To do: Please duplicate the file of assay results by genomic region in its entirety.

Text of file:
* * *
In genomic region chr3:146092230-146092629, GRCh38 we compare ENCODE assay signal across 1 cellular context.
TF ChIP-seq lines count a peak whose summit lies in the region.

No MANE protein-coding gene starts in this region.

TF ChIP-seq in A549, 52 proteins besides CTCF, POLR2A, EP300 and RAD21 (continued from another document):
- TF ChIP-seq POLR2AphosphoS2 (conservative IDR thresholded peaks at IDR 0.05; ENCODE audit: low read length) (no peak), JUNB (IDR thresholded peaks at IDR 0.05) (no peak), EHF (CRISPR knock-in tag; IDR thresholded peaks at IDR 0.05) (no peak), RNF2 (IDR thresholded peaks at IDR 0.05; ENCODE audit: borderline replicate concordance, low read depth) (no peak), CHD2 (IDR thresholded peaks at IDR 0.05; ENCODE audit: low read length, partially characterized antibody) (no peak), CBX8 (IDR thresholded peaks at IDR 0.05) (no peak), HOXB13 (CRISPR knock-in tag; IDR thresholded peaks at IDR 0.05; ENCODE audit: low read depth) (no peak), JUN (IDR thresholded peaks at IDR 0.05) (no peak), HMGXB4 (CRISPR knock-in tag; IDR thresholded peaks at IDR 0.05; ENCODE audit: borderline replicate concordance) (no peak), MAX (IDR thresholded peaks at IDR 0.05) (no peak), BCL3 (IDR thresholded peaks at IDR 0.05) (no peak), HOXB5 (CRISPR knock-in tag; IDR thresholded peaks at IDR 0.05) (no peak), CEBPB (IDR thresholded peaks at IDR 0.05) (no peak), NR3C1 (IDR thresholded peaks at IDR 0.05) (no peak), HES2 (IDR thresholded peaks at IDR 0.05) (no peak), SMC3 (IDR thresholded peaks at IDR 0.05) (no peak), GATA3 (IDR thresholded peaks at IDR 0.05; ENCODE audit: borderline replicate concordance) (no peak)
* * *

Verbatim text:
In genomic region chr3:146092230-146092629, GRCh38 we compare ENCODE assay signal across 1 cellular context.
TF ChIP-seq lines count a peak whose summit lies in the region.

No MANE protein-coding gene starts in this region.

TF ChIP-seq in A549, 52 proteins besides CTCF, POLR2A, EP300 and RAD21 (continued from another document):
- TF ChIP-seq POLR2AphosphoS2 (conservative IDR thresholded peaks at IDR 0.05; ENCODE audit: low read length) (no peak), JUNB (IDR thresholded peaks at IDR 0.05) (no peak), EHF (CRISPR knock-in tag; IDR thresholded peaks at IDR 0.05) (no peak), RNF2 (IDR thresholded peaks at IDR 0.05; ENCODE audit: borderline replicate concordance, low read depth) (no peak), CHD2 (IDR thresholded peaks at IDR 0.05; ENCODE audit: low read length, partially characterized antibody) (no peak), CBX8 (IDR thresholded peaks at IDR 0.05) (no peak), HOXB13 (CRISPR knock-in tag; IDR thresholded peaks at IDR 0.05; ENCODE audit: low read depth) (no peak), JUN (IDR thresholded peaks at IDR 0.05) (no peak), HMGXB4 (CRISPR knock-in tag; IDR thresholded peaks at IDR 0.05; ENCODE audit: borderline replicate concordance) (no peak), MAX (IDR thresholded peaks at IDR 0.05) (no peak), BCL3 (IDR thresholded peaks at IDR 0.05) (no peak), HOXB5 (CRISPR knock-in tag; IDR thresholded peaks at IDR 0.05) (no peak), CEBPB (IDR thresholded peaks at IDR 0.05) (no peak), NR3C1 (IDR thresholded peaks at IDR 0.05) (no peak), HES2 (IDR thresholded peaks at IDR 0.05) (no peak), SMC3 (IDR thresholded peaks at IDR 0.05) (no peak), GATA3 (IDR thresholded peaks at IDR 0.05; ENCODE audit: borderline replicate concordance) (no peak)